The Commissioner argues the plain language of 20 C.F.R. § 404.1563(b) imposes no requirement to make specific findings in borderline situations. ... Like the issue of whether a borderline situation exists, the case law on the Commissioner's duties in considering such a situation varies. The Third Circuit appears to have addressed the issue first in Kane v. Heckler, 776 F.2d 1130 (3d Cir.1985), where it remanded because the ALJ failed to address 20 C.F.R. § 404.1563(a). Because this consideration could alter the disability finding, the court stated "judicial approval of these standards is premised on the assurance that SSA will not employ [the grids] to produce arbitrary results in individual cases." Id. at 1134. Although the court did not specify what findings are required, it remanded for the ALJ to consider which category to apply under the circumstances of the case. Id.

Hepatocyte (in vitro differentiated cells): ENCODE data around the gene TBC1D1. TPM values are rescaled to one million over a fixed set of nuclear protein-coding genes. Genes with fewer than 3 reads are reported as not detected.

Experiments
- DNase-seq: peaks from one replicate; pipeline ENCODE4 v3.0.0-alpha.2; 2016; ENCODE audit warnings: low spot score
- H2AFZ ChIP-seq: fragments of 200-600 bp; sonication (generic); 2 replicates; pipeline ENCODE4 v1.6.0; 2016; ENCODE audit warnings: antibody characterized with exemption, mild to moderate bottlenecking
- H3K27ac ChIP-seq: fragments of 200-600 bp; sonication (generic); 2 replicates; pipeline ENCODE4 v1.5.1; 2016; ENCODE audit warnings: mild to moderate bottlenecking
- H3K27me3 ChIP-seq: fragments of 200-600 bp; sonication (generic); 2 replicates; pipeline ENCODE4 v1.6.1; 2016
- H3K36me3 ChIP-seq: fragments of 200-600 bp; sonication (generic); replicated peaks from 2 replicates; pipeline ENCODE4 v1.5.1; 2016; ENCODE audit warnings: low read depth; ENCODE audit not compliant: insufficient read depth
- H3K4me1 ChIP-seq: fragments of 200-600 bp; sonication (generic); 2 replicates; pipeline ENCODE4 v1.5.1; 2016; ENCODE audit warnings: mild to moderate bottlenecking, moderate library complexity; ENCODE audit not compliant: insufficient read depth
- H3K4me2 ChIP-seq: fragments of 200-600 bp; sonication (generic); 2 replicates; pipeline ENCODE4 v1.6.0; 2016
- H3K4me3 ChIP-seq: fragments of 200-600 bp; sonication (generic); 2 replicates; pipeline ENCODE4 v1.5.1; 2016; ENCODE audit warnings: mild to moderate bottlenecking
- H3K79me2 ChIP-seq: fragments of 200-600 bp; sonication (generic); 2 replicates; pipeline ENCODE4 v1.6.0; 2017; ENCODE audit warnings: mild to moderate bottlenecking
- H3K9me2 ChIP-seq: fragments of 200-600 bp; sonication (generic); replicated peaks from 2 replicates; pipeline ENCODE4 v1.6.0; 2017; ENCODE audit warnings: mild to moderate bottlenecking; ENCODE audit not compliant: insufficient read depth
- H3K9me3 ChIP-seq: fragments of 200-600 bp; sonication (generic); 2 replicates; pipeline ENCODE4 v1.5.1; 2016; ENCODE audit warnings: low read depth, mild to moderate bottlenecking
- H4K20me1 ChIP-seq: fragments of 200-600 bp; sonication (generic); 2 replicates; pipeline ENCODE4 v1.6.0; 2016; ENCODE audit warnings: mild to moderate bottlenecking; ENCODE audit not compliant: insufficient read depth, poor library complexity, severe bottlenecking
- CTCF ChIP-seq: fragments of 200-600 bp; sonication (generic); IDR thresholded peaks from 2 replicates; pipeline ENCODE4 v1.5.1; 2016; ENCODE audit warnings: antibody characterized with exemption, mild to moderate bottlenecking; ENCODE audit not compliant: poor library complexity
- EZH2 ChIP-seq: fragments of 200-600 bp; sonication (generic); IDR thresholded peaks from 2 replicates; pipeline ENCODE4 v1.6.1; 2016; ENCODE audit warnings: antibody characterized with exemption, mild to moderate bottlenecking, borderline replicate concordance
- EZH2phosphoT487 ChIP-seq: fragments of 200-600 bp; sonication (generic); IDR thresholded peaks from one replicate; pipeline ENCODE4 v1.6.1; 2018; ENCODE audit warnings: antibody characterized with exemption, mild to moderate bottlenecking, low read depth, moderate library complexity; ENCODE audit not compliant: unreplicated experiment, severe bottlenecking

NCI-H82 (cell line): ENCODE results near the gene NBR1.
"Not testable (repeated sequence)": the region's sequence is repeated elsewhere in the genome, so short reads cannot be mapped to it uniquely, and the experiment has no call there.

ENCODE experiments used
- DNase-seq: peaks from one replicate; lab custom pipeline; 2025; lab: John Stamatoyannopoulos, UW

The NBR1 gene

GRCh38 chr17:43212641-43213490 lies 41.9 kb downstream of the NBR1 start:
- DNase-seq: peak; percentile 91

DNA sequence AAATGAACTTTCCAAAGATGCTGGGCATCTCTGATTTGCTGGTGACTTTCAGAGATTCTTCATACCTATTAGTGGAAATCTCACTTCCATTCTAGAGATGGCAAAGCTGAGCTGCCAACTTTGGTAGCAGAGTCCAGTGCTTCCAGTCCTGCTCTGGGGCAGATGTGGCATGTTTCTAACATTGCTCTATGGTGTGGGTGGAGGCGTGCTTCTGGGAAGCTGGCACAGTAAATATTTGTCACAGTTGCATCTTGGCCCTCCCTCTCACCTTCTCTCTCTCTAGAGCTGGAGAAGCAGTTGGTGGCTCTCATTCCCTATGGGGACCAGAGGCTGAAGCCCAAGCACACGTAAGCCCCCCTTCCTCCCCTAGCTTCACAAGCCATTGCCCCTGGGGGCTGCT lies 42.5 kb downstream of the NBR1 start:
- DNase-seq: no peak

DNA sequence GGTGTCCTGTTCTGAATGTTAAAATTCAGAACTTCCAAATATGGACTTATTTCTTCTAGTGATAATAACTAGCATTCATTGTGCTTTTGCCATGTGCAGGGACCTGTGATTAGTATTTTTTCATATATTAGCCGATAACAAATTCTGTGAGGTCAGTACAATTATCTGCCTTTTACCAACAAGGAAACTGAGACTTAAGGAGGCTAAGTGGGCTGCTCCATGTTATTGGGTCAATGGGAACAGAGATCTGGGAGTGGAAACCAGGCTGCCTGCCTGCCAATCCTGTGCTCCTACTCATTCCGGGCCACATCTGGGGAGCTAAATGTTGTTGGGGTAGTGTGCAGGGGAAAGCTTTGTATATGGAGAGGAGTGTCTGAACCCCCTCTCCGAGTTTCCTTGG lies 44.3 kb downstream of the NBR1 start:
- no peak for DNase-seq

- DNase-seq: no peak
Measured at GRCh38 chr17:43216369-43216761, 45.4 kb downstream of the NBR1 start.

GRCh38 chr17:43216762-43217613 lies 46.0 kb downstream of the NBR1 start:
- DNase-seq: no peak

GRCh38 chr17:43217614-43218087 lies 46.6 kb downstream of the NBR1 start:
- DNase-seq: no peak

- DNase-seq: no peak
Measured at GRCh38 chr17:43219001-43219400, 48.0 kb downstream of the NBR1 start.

Furthering the import of Kane, the Tenth Circuit also remanded in a borderline situation in Daniels v. Apfel, 154 F.3d 1129 (10th Cir.1998). By failing to consider the borderline situation, the Tenth Circuit determined the Commissioner misapplied the law by relying on the grids. Id. at 1135. In sum, the court concluded, "[l]ike any factual issue, a finding regarding the appropriate age category in which to place a claimant must be supported by substantial evidence." Id. at 1136.

While Kane and Daniels support Phillips's position, subsequent case law casts doubt on the issue. First, in Bowie v. Commissioner of Social Security, 539 F.3d 395 (6th Cir.2008), the Sixth Circuit considered a case where the ALJ found a claimant was a "younger individual" and cited § 404.1563,but otherwise did not discuss the claimant's age characterization, even though the claimant was within two months of the next category. Id. at 397. According to the court:

While an ALJ may need to provide, in cases where the record indicates that use of a higher age category is appropriate, some indication that he considered borderline age categorization in order to satisfy a reviewing court that his decision is supported by substantial evidence, ยง 1563(b) does not impose on ALJs a per se procedural ...